The moorland which witnessed the battle of Varus – where the Teutonic warriors set a trap for the Roman troops – is today an important archaeological research center whose collection had to be made known to the public. With the purpose of framing the remains found within its grounds, the project for the museum development includes a whole series of recovery measures which are inseparable from the existing buildings. To help understand the strategy of the battle, the forest extends towards the south reproducing the old oak tree barrier, while a selective felling has restored in the north area the scattered character its vegetation once had. The height of the Germanic fortress and the upper area palisade shall be recreated with iron masts placed every one meter while haphazardly scattered iron planks guide along the steps of the Roman troops when surrounding the impassable terrains of the moor. The withdrawal positions and trails of the Germanic troops are displayed by way of paths paved with wood barks. A net of footways, which reproduces the actual division of the agricultural property is superposed to this landscape, allowing the visitors to go from one camp to the other as if they were on the battle front.
Accentuating this circulation network, three pavilions – to ‘see’, ‘listen’ and ‘understand’ –become part of the museum, a one-story building with one tower from which the entire plateau can be viewed. Thought out as ‘instruments for perception’, each one of the pavilions illustrates one particular aspect of the battle; the ‘Seeing Pavilion’ is a dark chamber from which the visitor perceives the exterior in the way it is projected on a glazed hemispheric volume. The ‘Hearing Pavilion’, a steel horn that emerges from the roof to capture the amplified sounds of the woods. Lastly, the ‘Understanding Pavilion’ shows a video equipment with news programs about the different conflicts taking place around the world; in this same hall, the slits in the wall invite to contemplate the field as the battle camp where hundreds of men gave their lives.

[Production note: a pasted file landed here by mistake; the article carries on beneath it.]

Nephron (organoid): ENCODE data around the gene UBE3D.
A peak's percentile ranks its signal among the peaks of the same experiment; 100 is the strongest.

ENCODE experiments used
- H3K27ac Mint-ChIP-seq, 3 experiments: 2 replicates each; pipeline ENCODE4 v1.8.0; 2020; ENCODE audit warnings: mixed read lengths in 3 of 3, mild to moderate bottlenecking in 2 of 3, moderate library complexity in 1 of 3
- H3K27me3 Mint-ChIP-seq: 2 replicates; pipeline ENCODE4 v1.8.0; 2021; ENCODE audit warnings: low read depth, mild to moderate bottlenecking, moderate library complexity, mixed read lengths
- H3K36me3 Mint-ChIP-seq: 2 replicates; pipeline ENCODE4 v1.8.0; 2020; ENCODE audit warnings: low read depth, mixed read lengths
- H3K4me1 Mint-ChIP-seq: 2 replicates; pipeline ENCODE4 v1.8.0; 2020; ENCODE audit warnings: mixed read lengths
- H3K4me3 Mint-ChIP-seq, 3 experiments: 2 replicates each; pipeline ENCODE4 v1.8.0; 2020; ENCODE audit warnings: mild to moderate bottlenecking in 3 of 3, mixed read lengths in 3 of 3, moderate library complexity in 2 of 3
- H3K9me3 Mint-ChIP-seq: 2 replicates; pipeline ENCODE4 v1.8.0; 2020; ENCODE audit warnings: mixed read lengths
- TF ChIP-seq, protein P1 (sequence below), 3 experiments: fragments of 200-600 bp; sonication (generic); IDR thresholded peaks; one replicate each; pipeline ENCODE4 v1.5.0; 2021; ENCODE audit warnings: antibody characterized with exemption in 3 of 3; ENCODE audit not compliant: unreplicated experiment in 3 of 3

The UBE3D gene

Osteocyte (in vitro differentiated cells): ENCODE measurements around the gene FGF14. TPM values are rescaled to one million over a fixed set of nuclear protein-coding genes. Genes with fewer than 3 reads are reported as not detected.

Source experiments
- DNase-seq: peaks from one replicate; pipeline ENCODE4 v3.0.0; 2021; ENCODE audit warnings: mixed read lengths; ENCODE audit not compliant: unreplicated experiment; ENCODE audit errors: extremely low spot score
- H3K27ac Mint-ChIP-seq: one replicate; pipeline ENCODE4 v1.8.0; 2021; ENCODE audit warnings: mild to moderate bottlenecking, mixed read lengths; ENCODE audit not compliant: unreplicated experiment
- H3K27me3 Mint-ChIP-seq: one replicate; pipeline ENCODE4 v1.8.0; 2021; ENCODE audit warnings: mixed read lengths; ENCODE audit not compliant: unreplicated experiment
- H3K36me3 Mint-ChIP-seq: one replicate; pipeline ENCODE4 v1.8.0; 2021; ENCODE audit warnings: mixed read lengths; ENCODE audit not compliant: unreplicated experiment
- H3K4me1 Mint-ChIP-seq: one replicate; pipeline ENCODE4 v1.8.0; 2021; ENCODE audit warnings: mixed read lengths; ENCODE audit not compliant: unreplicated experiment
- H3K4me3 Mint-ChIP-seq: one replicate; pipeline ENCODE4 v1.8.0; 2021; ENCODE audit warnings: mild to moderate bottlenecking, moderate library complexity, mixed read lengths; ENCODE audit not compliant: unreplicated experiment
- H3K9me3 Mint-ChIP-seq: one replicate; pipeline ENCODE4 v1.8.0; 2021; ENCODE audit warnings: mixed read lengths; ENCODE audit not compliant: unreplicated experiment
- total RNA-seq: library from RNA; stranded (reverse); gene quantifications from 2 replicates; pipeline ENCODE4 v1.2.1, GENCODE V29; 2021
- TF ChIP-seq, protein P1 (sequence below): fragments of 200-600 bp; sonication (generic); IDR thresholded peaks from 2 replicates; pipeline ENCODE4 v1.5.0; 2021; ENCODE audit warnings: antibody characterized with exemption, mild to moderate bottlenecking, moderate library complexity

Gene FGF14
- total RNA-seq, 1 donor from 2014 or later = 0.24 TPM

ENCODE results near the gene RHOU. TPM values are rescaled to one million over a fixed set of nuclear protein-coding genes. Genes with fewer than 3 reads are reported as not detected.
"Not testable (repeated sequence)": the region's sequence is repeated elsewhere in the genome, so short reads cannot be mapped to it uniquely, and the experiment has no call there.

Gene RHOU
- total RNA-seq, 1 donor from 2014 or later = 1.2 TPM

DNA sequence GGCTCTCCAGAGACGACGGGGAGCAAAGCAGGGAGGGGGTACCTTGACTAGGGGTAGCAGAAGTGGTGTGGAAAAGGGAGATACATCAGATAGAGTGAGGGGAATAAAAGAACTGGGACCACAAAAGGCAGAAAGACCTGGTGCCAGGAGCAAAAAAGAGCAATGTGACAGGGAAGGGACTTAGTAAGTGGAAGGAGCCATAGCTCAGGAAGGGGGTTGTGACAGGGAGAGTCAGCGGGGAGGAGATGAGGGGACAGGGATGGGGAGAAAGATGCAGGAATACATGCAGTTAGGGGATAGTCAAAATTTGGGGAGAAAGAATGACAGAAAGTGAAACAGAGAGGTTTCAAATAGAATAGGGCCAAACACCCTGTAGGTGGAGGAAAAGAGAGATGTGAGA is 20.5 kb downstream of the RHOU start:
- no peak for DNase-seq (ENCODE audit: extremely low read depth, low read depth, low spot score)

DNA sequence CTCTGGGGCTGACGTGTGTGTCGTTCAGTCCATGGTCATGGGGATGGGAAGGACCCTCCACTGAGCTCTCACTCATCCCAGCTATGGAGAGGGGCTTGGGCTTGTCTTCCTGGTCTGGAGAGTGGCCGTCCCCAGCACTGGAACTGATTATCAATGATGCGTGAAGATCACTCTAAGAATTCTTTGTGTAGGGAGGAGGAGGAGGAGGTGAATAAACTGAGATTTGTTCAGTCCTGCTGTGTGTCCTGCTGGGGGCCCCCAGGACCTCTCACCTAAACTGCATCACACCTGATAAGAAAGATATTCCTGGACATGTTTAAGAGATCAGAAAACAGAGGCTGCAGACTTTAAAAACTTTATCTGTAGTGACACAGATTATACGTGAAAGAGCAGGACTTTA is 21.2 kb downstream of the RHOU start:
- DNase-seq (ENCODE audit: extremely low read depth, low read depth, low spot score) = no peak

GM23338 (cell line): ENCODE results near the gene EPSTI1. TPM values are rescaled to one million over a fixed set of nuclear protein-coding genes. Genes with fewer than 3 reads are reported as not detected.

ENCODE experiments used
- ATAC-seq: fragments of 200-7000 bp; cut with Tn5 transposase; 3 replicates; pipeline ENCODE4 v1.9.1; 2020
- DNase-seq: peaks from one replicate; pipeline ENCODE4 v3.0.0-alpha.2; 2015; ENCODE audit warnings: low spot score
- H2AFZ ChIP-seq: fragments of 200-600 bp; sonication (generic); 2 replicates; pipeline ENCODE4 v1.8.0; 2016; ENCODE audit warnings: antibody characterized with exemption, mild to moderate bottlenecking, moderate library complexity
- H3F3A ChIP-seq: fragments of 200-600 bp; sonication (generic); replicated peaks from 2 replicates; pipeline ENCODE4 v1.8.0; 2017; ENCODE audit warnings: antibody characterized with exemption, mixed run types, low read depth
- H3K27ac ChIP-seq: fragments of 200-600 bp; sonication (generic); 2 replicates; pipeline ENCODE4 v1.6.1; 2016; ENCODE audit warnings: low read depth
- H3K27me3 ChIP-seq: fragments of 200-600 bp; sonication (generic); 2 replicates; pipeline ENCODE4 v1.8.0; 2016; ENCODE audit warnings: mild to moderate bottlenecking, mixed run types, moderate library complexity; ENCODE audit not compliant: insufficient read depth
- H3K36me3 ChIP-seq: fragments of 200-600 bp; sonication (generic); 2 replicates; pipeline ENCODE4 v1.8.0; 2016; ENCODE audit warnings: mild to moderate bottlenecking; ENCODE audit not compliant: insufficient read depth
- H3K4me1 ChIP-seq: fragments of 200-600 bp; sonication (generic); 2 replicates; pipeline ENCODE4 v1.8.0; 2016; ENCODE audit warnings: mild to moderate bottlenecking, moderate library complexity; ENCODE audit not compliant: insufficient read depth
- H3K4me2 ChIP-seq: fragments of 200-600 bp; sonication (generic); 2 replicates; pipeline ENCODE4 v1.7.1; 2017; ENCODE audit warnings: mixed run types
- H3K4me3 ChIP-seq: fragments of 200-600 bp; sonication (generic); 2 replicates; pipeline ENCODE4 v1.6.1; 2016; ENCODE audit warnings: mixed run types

The construction in this rich archaeological area interferes the least possible with the ground. The iron planks often used to cover urban trenches and the holes opened during excavations are the sole material for buildings, fences and paths. Only the rusted, oiled and painted treatment sets one element apart from the other...[+]
Annette Gigon, Mike Guyer
M. Lüscher, C. Oswald, V. Mencke, M. Wüthrich, C. Brunner, C. Loetscher, P. Rabijns.
Zulauf Seippel Schweingruber (paisajismo landscape); Ruedi Bauer, Lars Müller (exposición exhibition); Gantert & Wiemeler (estructura structure)